A Faulty Measure

How much of a pragmatist are you? If you do not know that word, to be pragmatic is to be someone who measures the goodness of an activity by whether or not it works. A pragmatist will evaluate what he or she does based on whether or not it gets the results he or she intends.

You might think to yourself that everybody ought to be a pragmatist. We all want to do things that work. But the problem is, there are things that will seem to be working, productive solutions to the problems of life, but those things can often times be wrong choices.

Of course, the place I find this discussed most is when we talk about activities and practices in a local church setting. By what standard do we measure the kinds of songs we sing, the kinds of sermons we preach, the kinds of outreach we do, or even the way we manipulate the setting of the worship service? Is our goal to get the most people in the room? Is our goal to get the biggest number of people regularly in the church building? Or is there another standard, a greater standard?

There have surely been times in my life when I thought like a pragmatist regarding the worship of the Lord. I thought that whatever promoted strong emotion or whatever drew more people to the service must be a good thing so long as I could not point to specific violations of clear commands. But as time has gone by in my life and in my Christian walk, I have discovered that God has not commanded us to measure our services by a pragmatic measure of greater numbers equals greater success or greater emotion equals greater success. Instead, the Lord has shown us that the exaltation of him, his glory, his holiness, his majesty, in accord with his word, by people genuinely committed to him, these are measures of success. Are we being faithful to the word? Are we painting a true picture of the Lord and his ways?

I thought of this topic as I read through the rebellion of the people of Judah who ran to Egypt during the days of the Babylonian captivity. It seems that part of the reason that God had judged Judah was that the people had been worshipping false gods and goddesses. The people had picked up that evil practice while in Egypt. And they were measuring the rightness or wrongness of that activity, not by the word of God, but by the seeming success or failure the practice was bringing to them.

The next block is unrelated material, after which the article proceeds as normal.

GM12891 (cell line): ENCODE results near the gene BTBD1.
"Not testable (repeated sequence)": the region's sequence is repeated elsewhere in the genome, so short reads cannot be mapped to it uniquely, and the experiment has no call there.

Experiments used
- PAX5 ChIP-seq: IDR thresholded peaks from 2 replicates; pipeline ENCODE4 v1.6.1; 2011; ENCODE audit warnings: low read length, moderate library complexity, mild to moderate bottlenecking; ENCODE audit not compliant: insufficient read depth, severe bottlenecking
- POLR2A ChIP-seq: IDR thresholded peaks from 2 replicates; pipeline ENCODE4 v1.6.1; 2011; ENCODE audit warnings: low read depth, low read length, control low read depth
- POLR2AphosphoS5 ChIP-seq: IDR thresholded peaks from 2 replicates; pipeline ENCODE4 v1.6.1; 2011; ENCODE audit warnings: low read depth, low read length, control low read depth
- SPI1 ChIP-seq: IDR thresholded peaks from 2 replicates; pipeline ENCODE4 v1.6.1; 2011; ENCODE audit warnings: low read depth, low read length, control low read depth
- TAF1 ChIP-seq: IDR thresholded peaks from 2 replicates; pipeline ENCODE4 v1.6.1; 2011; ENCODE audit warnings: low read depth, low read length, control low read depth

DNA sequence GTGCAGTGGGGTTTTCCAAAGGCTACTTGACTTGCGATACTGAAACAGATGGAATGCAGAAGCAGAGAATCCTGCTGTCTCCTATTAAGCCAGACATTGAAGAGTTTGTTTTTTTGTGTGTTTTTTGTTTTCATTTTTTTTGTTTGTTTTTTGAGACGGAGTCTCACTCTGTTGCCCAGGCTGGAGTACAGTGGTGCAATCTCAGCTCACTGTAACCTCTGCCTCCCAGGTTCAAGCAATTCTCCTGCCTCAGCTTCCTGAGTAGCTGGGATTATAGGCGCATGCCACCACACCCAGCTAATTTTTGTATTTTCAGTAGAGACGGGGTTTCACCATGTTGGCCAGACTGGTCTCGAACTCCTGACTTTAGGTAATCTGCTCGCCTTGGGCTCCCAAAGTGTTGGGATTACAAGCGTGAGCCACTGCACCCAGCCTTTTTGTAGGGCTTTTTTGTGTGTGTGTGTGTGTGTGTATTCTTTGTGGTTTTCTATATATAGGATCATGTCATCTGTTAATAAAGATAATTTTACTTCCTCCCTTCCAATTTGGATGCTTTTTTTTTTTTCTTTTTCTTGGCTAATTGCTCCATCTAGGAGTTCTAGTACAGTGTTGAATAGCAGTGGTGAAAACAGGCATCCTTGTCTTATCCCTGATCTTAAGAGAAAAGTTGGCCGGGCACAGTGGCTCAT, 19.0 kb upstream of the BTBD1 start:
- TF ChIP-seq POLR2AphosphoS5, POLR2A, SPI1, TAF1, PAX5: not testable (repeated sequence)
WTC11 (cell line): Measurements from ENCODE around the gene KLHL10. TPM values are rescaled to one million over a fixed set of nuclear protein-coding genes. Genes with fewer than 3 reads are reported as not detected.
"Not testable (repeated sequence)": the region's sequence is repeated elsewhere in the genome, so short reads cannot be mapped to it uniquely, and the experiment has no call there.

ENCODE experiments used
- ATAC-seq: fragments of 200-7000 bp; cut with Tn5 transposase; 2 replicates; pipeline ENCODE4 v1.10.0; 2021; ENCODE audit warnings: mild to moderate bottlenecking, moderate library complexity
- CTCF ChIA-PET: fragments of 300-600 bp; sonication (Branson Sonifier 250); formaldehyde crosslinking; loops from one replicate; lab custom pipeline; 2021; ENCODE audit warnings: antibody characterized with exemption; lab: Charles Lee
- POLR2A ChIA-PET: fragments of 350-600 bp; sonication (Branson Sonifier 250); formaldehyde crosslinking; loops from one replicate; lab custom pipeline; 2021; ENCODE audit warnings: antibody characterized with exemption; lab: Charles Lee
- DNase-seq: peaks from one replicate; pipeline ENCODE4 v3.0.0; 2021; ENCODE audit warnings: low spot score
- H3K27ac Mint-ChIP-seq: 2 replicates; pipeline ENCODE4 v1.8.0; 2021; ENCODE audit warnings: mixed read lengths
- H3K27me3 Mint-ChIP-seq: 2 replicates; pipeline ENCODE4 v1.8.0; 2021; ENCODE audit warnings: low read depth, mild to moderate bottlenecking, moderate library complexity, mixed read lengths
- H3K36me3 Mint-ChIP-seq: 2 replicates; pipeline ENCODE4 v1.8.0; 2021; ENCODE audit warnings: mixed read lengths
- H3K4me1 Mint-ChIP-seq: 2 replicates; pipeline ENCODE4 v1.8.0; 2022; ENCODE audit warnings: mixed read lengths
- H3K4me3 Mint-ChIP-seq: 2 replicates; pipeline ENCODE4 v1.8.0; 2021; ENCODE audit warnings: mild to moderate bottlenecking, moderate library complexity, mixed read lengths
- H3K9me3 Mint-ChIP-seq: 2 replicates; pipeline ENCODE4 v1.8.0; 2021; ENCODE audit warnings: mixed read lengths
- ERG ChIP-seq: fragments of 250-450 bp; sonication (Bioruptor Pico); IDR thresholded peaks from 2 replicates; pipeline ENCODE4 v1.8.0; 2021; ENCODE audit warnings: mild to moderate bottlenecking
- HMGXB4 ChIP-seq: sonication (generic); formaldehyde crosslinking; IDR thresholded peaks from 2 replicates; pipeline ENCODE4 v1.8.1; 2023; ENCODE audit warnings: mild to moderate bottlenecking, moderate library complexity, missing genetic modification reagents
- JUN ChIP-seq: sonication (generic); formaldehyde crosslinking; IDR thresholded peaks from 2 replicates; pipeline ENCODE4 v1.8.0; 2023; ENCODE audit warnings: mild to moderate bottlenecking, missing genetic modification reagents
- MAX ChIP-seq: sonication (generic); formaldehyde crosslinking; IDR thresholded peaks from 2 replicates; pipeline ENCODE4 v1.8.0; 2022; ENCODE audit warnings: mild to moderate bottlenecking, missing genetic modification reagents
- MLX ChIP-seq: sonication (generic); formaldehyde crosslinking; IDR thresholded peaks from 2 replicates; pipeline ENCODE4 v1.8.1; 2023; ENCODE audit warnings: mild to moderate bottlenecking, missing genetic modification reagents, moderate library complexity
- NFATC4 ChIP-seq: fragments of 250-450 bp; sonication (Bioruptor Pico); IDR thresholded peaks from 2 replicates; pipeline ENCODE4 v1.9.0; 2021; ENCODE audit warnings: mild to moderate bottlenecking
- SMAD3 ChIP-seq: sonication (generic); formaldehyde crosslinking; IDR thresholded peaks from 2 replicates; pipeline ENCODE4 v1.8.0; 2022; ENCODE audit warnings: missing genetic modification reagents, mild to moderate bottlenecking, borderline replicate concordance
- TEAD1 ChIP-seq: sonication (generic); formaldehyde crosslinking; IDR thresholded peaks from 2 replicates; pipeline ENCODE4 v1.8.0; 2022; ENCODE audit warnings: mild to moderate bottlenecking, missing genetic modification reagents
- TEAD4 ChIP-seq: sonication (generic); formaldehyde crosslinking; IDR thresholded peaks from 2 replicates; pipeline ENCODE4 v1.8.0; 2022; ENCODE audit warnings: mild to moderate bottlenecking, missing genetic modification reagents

Jeremiah 44:15-19 – 15 Then all the men who knew that their wives had made offerings to other gods, and all the women who stood by, a great assembly, all the people who lived in Pathros in the land of Egypt, answered Jeremiah: 16 “As for the word that you have spoken to us in the name of the Lord, we will not listen to you. 17 But we will do everything that we have vowed, make offerings to the queen of heaven and pour out drink offerings to her, as we did, both we and our fathers, our kings and our officials, in the cities of Judah and in the streets of Jerusalem. For then we had plenty of food, and prospered, and saw no disaster. 18 But since we left off making offerings to the queen of heaven and pouring out drink offerings to her, we have lacked everything and have been consumed by the sword and by famine.” 19 And the women said, “When we made offerings to the queen of heaven and poured out drink offerings to her, was it without our husbands’ approval that we made cakes for her bearing her image and poured out drink offerings to her?”

Imagine, God says to these people that they must stop worshipping this false goddess. They turn to Jeremiah, and with a straight face say that they will not obey. Why? When they worshipped the false goddess, they had more stuff. When they stopped, they went hungry and captive to Egypt. So they will worship her again.

Jeremiah, of course, will follow up this section with the truth of God. They were captive because of the worship of the false goddess. The Lord had been merciful to them for a season, even in their rebellion, but they would not turn from their evil. Their measure was wrong. Their actions were not OK when they had more stuff or wrong when they had less. The proper measure for their actions is the command of God, not the amount of food on the table.

Friends, be very careful measuring your choices or the choices of your church by pragmatism. The only measure of the rightness or wrongness of what you do and the attitude with which you do it is the word of God. What does Scripture tell us worship is about? What does Scripture show us that the church is about? What methods does God prescribe for Christian living, evangelism, social engagement, etc.? Growing in number is no proof of God’s favor. Diminishing in social influence is no sign of God’s disfavor. Faithfulness to Scripture leads to the favor of God. Ignoring the word of God will lead to his disfavor. So be sure you do not use the wrong measure.